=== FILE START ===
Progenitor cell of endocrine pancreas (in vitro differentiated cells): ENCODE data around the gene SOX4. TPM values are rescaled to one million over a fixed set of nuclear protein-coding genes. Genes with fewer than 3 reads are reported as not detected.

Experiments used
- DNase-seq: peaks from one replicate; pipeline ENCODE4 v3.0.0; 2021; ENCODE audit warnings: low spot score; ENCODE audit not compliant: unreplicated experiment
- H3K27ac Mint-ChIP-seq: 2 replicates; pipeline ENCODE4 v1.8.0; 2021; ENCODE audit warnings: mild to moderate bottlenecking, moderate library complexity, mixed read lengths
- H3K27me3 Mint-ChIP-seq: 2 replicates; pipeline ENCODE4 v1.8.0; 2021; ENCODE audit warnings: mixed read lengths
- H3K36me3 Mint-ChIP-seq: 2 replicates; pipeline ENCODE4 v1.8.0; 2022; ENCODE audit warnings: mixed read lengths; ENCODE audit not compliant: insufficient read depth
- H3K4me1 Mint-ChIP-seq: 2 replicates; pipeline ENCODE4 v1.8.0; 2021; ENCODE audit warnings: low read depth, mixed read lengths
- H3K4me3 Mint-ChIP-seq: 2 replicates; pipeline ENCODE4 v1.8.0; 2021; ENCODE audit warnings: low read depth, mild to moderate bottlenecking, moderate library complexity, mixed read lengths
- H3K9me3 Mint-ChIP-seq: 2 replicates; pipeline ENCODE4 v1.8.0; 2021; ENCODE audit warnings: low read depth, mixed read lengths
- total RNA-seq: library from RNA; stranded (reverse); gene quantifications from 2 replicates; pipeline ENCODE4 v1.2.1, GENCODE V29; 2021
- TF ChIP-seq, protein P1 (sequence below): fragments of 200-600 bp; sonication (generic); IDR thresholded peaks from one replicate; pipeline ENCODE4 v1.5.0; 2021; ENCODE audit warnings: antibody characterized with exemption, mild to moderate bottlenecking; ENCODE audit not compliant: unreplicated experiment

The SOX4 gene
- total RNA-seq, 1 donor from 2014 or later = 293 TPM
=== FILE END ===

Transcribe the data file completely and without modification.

Progenitor cell of endocrine pancreas (in vitro differentiated cells): ENCODE data around the gene SOX4. TPM values are rescaled to one million over a fixed set of nuclear protein-coding genes. Genes with fewer than 3 reads are reported as not detected.

Experiments used
- DNase-seq: peaks from one replicate; pipeline ENCODE4 v3.0.0; 2021; ENCODE audit warnings: low spot score; ENCODE audit not compliant: unreplicated experiment
- H3K27ac Mint-ChIP-seq: 2 replicates; pipeline ENCODE4 v1.8.0; 2021; ENCODE audit warnings: mild to moderate bottlenecking, moderate library complexity, mixed read lengths
- H3K27me3 Mint-ChIP-seq: 2 replicates; pipeline ENCODE4 v1.8.0; 2021; ENCODE audit warnings: mixed read lengths
- H3K36me3 Mint-ChIP-seq: 2 replicates; pipeline ENCODE4 v1.8.0; 2022; ENCODE audit warnings: mixed read lengths; ENCODE audit not compliant: insufficient read depth
- H3K4me1 Mint-ChIP-seq: 2 replicates; pipeline ENCODE4 v1.8.0; 2021; ENCODE audit warnings: low read depth, mixed read lengths
- H3K4me3 Mint-ChIP-seq: 2 replicates; pipeline ENCODE4 v1.8.0; 2021; ENCODE audit warnings: low read depth, mild to moderate bottlenecking, moderate library complexity, mixed read lengths
- H3K9me3 Mint-ChIP-seq: 2 replicates; pipeline ENCODE4 v1.8.0; 2021; ENCODE audit warnings: low read depth, mixed read lengths
- total RNA-seq: library from RNA; stranded (reverse); gene quantifications from 2 replicates; pipeline ENCODE4 v1.2.1, GENCODE V29; 2021
- TF ChIP-seq, protein P1 (sequence below): fragments of 200-600 bp; sonication (generic); IDR thresholded peaks from one replicate; pipeline ENCODE4 v1.5.0; 2021; ENCODE audit warnings: antibody characterized with exemption, mild to moderate bottlenecking; ENCODE audit not compliant: unreplicated experiment

The SOX4 gene
- total RNA-seq, 1 donor from 2014 or later = 293 TPM